4 min

Recruiting the minority within

Are we making minority gays invisible?

Credit: (Shawn Scallen)

Sol Giwa says he’s invisible. He says he feels it when he watches television and when he reads magazines. Whenever he sees gay culture represented, the faces of his community always seem to be white.

“When I go into the community, the racism I experience is not overt, it is very subdued,” he claims. “As a person of colour, I do not see myself being reflected in the agencies and issues in that community.”

Giwa says it makes him feel like he doesn’t fit and is not accepted within the community.

Giwa recently received a scholarship from the Lambda Foundation For Excellence, a respected Ottawa-based non-profit organization that promotes the achievements and culture of gay and lesbian peoples. Giwa says he was the only local scholarship recipient to attend the awards ceremony and yet his picture was not posted on the website. The organization did, however, upload pictures of the parents of a white man who was also honoured that evening but was unable to attend the ceremony.

“If you look at the website, it’s all white people,” says Giwa. “That’s invisibility. It’s not like they don’t have a picture of me to put on there. There were plenty of pictures taken. That is a missed opportunity for Lambda to advertise the diversity of the people receiving the awards and the diverse [community] members who are making inroads in gay and lesbian studies.”

Replies Bill Staubi, who organized the Lambda evening: “It’s a fair comment.

“In terms of that particular event, we hadn’t thought of that element. If we had, we would probably have tried to take his picture earlier.”

Staubi explains that Giwa left the event before Lambda photographers took photos of participants. Organizers should have done a better job of co-ordinating with Giwa to ensure they got his photo, he says. And he agrees that the gay community must make more of an effort to reach out and embrace the full diversity of minorities within.

“It’s ironic,” says Staubi. “You’d think in our community we’d be really aware of it.”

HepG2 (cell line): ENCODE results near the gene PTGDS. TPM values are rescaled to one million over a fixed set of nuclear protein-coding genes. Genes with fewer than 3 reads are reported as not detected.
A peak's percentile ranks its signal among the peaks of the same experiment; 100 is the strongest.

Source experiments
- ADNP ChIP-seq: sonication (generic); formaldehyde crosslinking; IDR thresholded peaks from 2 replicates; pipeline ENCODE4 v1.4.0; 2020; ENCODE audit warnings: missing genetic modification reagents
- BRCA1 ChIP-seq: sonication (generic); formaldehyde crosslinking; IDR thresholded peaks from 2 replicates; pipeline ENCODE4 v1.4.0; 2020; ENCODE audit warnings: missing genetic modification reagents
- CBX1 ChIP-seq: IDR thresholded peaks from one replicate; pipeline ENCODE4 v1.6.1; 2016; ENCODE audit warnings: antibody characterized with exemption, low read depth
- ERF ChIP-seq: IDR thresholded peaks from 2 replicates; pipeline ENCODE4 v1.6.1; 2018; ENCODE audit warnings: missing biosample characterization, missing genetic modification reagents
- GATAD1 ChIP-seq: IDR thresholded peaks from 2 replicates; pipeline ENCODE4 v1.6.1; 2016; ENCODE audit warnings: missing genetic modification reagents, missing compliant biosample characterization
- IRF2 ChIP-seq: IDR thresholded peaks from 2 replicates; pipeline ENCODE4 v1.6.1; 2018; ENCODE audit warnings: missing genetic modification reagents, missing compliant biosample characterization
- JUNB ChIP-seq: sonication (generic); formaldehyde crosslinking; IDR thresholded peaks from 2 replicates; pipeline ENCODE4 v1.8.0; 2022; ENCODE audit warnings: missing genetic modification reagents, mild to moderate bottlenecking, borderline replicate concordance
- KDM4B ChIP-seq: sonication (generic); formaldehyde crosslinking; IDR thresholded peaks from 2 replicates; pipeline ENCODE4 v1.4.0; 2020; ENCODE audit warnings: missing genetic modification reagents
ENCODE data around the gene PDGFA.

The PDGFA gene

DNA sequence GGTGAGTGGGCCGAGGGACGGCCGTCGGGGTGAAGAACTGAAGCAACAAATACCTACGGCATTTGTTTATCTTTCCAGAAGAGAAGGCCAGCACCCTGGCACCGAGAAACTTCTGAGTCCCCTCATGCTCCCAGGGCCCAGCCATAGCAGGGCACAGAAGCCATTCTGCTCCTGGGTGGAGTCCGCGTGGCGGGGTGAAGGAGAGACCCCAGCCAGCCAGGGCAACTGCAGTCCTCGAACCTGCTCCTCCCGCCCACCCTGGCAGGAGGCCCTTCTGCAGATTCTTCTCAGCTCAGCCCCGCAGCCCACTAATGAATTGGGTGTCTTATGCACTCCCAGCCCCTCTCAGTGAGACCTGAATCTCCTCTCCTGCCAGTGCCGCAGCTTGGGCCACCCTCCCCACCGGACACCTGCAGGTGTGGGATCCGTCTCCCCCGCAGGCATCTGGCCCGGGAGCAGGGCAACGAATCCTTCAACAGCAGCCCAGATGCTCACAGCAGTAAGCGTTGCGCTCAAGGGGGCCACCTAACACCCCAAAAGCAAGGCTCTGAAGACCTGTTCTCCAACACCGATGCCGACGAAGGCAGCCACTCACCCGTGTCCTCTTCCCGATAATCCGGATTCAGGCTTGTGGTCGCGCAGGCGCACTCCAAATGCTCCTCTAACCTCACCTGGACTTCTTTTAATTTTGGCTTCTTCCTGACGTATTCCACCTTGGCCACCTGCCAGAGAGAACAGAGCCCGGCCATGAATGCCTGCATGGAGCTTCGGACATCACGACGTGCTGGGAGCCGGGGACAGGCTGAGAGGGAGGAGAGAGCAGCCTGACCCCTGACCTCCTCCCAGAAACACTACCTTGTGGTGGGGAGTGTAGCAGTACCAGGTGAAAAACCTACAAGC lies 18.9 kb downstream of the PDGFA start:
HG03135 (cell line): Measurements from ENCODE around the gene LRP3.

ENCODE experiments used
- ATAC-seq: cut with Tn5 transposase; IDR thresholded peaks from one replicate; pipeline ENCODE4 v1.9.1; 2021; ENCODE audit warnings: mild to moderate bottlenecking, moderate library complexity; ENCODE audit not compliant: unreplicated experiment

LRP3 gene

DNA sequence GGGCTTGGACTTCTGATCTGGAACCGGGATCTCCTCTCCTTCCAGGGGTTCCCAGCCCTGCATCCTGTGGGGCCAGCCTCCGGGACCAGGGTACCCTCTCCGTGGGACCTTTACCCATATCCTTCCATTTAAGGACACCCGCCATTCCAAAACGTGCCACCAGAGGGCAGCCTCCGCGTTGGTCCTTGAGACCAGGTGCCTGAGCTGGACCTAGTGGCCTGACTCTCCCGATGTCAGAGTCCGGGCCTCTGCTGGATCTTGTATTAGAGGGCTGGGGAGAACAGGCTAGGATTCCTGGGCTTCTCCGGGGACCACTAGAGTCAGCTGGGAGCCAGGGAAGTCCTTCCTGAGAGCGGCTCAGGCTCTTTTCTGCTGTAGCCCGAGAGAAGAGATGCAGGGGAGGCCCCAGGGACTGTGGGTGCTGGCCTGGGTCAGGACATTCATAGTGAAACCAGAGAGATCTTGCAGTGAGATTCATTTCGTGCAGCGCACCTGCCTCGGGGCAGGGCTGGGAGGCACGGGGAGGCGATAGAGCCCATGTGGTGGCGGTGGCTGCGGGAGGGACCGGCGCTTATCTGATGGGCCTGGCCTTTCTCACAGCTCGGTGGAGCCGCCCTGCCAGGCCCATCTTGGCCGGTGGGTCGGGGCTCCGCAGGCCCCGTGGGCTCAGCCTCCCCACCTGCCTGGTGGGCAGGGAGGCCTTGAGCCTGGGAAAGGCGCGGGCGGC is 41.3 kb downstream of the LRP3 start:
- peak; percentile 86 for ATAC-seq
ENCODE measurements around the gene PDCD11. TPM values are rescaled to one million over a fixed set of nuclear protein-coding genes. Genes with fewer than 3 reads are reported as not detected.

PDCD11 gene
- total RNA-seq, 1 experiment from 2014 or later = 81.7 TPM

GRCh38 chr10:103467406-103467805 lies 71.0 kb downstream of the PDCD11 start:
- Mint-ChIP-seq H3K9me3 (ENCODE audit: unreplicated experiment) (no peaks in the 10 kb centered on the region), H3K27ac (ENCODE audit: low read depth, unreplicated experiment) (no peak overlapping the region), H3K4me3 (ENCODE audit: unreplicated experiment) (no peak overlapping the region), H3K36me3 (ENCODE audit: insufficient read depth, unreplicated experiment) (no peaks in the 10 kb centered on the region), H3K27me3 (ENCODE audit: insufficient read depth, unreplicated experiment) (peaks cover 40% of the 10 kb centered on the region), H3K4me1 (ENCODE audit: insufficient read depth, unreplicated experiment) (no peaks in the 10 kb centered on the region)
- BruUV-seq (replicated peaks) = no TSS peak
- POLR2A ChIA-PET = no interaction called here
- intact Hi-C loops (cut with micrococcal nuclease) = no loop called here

Giwa has another example: a recent job posting for a volunteer coordinator position at Pink Triangle Services that he found on A note near the bottom of the job posting stated: “We encourage women, people with disabilities, First Nations, gay, lesbian, bisexual and self-identified transgendered to apply.” People of colour were absent.

“Again it shows the invisibility,” explains Giwa. “It is 2005 and Pink Triangle Services is supposed to be the pinnacle for gay issues and services to the gay community. I’m sure they are aware of the kaleidoscope within the community and people of colour are part of that as well.”

Michelle Reis-Amores, the new executive director of PTS, offers “an apology on my part” if the ad appeared without an encouragement for people of colour to apply.

Speaking generally about organizations, Reis-Amores says encouraging multiple diversities is “not always foremost on their minds. It should be.”

From what she’s seen, PTS is trying to attract “queer people who identify as non-mainstream.” Next month, for example, the organization is going to amend its mandate to reach out to trans and two-spirited people.

And PTS walked its walk when it hired her, says Reis-Amores, pointing to her own multiple identifications with the queer community, minority language communities and her partly Spanish and Lebanese heritage.

But Giwa says the issues are often ignored. When he decided to do some research on the topic for his Masters Of Social Work, Giwa found there was scarce literature on invisibility and racism within gay and lesbian culture. Giwa says it points to a lack of priority for ending racism and oppression.